The MacBook Air is the crowned king of light computers across the Internet but not having one of those, I can’t get over the lightness of this machine. The whole machine is very slim and light. I want to tuck it under my shoulder like a newspaper and take it everywhere with me.

I also really like the smooth rubbery feel of the case. It feels soft. Unlike how most laptops feel cold and hard in your hand. The rubber gives it a warm feeling when you hold it, or as your wrists rest upon it, like they are doing as I type this.

The lack of Caps Lock is receiving a lot of coverage all over the place. Across the top of the keyboard, where the Function keys would be on any other laptop, the CR-48 features the following from left to right: Esc, Back, Forward, Refresh, Full Screen, Switch Window, Lower Brightness, Raise Brightness, Mute, Lower Volume, Raise Volume and finally Power, which I have yet to hit.

When I first took the laptop out of the box and inserted the battery it powered on immediately, no need to press the power button. The OS has seen an update once since I had the unit, it happens identically to how the browser updates. You get the dot on the wrench and you click Upgrade. Seconds later, you’re back up and running right where you left off. The Chrome browser also updated today so I imagine they’re both in sync or close to it.

The volume is plenty loud out of the speakers for casual use and the headphone jack is nothing special. I have not used the SD Card slot or USB port yet. I’m sort of at a loss for what you’d need either for. The Eye-Fi card in my camera eliminates the need to use the SD card and I’m not even sure what I could use the USB port for, plugging my thumb drive into it last night yielded nothing.

I have seen some random slowdown in the OS as I’ve been scrolling down pages or waiting for things to load. A 1.66GHz processor and 2GB of RAM power the machine. I have no idea what the hard drive is on the machine and I’ve seen no mention or need for it. Perhaps that’s where the USB and SD Card slots come into play.

I’ve also had problems getting certain wireless networks to work with the machine. I tried tethering from my rooted Droid earlier and while the iPod Touch picked it up just fine Chrome OS reported there was an error trying to connect to it. Similarly, on initial setup, I had to remove the MAC Address filtering on my home network to allow it to connect so I could login and get the MAC Address.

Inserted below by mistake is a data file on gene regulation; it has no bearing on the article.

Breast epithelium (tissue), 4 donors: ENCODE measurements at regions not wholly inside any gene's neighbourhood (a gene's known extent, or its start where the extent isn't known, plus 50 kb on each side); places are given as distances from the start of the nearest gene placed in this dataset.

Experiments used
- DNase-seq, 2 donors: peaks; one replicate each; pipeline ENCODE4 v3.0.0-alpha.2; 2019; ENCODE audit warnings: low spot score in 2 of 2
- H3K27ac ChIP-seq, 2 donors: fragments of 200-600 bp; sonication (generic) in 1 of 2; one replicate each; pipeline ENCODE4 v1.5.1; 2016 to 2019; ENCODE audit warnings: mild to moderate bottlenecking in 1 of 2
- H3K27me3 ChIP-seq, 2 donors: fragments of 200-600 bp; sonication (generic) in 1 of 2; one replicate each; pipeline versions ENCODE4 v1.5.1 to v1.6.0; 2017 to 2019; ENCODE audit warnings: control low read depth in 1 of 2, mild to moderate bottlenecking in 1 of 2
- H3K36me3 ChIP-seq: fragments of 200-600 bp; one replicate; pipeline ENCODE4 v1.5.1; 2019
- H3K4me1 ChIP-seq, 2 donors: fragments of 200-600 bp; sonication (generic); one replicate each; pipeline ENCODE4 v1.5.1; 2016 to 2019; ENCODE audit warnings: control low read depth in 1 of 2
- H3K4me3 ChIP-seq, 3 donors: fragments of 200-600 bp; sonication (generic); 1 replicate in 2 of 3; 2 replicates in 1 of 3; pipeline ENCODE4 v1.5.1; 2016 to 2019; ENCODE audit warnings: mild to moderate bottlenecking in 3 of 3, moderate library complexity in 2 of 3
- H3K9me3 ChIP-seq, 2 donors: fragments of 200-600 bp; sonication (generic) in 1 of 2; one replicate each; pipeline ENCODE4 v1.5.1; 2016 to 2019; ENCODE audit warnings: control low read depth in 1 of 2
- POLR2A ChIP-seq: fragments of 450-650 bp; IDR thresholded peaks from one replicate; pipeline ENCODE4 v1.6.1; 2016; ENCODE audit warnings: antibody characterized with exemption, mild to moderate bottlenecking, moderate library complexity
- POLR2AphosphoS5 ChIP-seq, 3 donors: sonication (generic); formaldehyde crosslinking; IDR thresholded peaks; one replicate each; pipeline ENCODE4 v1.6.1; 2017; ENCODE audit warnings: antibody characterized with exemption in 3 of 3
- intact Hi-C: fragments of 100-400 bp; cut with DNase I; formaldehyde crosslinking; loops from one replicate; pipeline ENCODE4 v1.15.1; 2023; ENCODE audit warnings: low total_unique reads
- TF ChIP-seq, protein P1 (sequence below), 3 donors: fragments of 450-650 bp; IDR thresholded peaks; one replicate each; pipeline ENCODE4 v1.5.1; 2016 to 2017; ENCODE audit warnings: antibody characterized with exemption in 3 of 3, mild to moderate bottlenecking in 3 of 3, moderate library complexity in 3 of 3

I have not yet signed up for the free 100MB of cellular data from Verizon yet because I haven’t had the need and it requires entering a credit card number which I am reluctant to give. I am going to work on the Droid tethering option some more and see if I can figure out what the issue is there.

I watched a lip of the Daily Show from YouTube last night full screen and had minimal issues of minor slowdown with it. It was still plenty watchable though since it does not support Silverlight I cannot use Netflix. My test of Hulu worked fine at the default resolution on the page However, when I tried to make it full screen it ran a bit slow. In this case, I was watching American Dad and the mouths were slightly behind the voices. It was still perfectly watchable but if you were watching something with a lot of fast action, it would be more noticeable.

I’ve not had it long enough to give the battery a proper test. However, I am at 55% and Chrome OS claims to have 3 hours and 27 minutes of life left. I have the cellular disabled, the WiFi on and the brightness maxed out. I have not used the VGA port for anything yet.

All in all I really like the unit and the typing feels as good as typing on my original MacBook. The trackpad, despite its deficiencies is usable. Seeing as how I got this computer shipped to me free of charge with no mention of return, I am very pleased with it and I hope the hardware that will ship with Chrome OS when it gets a commercial release will be even better. This is a very good start to the Chrome OS and I am optimistic to see where it goes and what the first wave of hardware looks and runs like.